Matthew A. LAMBON RALPH
- PSYCHOLOGIA (ISSN:00332852)
- vol.58, no.3, pp.145-154, 2015 (Released:2016-09-24)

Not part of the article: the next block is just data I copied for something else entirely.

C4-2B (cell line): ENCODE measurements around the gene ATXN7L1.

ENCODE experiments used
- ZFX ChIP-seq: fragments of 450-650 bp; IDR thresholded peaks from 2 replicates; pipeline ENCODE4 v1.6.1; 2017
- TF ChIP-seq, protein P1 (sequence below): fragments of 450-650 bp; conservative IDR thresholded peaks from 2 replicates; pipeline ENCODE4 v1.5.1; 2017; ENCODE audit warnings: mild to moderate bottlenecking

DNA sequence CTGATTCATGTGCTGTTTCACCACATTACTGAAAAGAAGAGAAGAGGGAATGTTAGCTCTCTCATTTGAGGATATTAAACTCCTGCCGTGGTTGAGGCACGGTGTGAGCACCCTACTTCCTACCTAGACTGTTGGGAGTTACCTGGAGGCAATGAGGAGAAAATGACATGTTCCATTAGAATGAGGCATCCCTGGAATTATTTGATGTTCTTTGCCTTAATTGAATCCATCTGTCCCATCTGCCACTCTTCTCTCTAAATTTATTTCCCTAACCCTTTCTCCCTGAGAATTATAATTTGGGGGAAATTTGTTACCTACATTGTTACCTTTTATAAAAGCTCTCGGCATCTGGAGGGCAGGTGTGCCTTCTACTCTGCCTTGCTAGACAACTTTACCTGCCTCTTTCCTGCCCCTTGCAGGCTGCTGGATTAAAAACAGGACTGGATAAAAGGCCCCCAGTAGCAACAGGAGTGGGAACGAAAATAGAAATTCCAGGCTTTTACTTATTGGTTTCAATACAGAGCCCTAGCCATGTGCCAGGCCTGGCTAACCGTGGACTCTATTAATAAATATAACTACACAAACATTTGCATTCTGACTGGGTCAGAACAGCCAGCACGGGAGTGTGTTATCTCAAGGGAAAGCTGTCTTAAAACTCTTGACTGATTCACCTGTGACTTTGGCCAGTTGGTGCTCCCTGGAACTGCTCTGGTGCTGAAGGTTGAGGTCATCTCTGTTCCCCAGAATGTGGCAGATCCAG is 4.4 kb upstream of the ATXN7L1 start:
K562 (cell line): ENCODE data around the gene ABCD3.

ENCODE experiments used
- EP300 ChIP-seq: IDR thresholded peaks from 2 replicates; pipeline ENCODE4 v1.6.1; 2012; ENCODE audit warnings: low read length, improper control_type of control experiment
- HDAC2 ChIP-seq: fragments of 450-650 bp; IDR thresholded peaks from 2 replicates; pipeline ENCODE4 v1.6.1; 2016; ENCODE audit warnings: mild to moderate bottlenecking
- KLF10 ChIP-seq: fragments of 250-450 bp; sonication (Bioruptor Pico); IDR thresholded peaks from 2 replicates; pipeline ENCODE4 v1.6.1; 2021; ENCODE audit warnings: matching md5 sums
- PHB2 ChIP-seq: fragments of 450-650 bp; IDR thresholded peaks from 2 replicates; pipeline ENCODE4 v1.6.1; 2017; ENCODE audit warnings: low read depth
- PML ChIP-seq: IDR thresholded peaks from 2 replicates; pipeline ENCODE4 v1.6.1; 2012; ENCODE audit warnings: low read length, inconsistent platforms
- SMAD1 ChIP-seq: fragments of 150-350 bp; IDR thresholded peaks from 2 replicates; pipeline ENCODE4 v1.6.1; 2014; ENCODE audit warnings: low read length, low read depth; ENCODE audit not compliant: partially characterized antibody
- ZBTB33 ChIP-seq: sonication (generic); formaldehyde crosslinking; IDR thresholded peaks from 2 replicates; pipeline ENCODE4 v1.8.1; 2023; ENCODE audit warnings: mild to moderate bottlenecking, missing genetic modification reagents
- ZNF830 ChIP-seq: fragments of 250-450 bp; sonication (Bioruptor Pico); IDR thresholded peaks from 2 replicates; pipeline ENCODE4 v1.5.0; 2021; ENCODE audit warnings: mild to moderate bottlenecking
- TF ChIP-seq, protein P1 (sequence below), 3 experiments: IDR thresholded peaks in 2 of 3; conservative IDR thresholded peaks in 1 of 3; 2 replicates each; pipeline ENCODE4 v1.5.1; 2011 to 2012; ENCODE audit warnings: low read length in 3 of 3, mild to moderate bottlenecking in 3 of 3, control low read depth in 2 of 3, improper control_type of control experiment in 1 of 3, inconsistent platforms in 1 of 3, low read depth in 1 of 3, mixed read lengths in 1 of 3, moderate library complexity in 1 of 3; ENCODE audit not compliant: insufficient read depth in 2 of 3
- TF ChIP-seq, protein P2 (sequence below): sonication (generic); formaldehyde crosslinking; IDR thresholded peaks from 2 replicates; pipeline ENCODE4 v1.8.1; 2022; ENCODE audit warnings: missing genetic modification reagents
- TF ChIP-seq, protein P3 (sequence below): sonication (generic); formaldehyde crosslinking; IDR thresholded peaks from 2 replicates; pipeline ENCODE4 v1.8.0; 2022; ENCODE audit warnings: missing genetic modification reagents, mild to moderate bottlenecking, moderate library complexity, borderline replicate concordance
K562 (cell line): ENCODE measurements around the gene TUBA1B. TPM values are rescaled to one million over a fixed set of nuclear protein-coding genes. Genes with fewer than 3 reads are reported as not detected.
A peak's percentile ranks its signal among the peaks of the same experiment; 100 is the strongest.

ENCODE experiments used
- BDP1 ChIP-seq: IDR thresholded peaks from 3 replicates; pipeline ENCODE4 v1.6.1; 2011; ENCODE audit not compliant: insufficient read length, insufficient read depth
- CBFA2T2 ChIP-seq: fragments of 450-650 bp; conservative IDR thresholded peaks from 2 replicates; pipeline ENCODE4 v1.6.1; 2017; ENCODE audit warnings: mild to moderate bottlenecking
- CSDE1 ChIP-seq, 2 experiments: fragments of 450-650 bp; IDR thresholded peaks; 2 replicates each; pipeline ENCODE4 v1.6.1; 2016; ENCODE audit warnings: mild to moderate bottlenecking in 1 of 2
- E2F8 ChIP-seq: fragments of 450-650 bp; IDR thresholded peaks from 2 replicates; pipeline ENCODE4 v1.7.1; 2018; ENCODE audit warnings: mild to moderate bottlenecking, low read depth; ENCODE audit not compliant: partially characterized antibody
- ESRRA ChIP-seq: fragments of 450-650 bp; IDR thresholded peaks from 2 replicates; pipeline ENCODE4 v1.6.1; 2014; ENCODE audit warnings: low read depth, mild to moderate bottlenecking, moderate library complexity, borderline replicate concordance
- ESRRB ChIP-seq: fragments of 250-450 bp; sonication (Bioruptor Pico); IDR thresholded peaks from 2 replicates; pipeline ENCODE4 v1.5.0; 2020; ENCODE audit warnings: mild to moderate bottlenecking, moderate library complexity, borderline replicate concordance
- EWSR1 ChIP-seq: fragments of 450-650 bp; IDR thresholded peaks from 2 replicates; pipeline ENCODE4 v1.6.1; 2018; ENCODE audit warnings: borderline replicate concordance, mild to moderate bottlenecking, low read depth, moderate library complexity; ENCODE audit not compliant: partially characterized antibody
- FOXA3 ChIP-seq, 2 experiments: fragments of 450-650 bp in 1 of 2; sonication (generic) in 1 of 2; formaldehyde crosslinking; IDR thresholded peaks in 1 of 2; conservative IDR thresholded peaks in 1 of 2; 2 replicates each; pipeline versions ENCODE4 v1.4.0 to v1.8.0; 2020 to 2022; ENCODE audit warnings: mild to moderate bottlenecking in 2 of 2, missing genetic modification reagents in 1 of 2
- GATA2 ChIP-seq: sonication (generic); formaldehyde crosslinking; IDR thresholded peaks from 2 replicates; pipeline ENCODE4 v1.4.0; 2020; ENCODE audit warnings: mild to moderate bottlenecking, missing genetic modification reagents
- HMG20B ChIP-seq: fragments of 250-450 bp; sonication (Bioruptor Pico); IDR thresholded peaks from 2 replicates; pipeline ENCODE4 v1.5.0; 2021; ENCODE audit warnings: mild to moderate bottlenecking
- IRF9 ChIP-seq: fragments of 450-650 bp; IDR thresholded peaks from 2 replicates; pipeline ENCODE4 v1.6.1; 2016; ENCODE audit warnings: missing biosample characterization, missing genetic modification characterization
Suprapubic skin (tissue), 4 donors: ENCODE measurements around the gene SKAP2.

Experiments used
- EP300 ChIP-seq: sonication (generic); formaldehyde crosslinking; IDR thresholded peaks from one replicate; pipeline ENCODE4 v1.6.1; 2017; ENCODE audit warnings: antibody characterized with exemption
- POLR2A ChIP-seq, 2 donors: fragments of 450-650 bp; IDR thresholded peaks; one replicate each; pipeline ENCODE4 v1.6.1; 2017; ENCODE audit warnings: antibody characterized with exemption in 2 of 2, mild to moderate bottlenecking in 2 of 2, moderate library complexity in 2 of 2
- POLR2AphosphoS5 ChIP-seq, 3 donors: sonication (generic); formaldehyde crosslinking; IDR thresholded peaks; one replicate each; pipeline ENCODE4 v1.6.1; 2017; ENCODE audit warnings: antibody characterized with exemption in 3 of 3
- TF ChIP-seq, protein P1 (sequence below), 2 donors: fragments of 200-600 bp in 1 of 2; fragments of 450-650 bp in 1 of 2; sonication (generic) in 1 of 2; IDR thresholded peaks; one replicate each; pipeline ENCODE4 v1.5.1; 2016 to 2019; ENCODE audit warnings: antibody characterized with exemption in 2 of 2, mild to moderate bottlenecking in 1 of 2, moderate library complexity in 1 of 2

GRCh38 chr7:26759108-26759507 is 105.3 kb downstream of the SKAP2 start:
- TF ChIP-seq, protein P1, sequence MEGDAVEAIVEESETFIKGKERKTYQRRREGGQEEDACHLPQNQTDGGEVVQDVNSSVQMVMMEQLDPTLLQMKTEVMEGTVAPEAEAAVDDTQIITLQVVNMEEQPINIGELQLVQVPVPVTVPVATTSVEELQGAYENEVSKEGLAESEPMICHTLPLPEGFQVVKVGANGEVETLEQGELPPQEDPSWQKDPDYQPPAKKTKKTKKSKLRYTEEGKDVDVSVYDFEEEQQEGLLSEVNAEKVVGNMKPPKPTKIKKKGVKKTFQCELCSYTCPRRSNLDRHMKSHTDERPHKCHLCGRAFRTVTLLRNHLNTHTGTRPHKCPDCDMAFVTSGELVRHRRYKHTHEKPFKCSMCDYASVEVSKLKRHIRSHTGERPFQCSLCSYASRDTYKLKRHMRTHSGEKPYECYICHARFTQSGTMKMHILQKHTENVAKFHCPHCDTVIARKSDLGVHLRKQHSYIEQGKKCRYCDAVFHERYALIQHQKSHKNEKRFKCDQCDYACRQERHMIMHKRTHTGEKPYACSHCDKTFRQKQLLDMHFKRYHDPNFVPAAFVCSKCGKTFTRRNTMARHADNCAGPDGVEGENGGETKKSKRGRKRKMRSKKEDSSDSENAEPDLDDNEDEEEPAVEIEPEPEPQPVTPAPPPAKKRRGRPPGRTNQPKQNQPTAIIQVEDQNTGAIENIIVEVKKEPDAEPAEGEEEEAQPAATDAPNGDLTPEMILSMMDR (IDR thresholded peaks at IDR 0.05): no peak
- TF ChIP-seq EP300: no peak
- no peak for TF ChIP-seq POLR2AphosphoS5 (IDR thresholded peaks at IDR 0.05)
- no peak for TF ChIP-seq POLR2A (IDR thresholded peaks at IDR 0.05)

It is well established that the phonological system captures the quasiregularity of phoneme sequences. For example, repetition performance is better for nonwords composed of phoneme combinations that occur frequently in one’s native language. Although phoneme sequences are necessarily accompanied by suprasegmental aspects (e.g., accent patterns), the influence of suprasegmental aspects has not been investigated extensively. This study examined the influence of Japanese pitch-accent pattern on nonword repetition. Exploration of nonwords provides an opportunity to investigate phonological factors largely without lexical and semantic influences. We conducted immediate and delayed nonword repetition experiments, manipulating phonotactic frequency and pitch-accent type. Two experiments revealed that nonwords presented with atypical accent patterns showed more frequent phonemic and accent pattern errors than nonwords with more typical accent patterns. The results indicate that the phonological system captures a range of sublexical phonological characteristics found in each language through linguistic experiences and is not limited to coding phonemic sequences alone. We suggest that although there is diversity in functioning of phonological systems driven by linguistic variability, such diversity stems from universal learning mechanisms in language processing systems.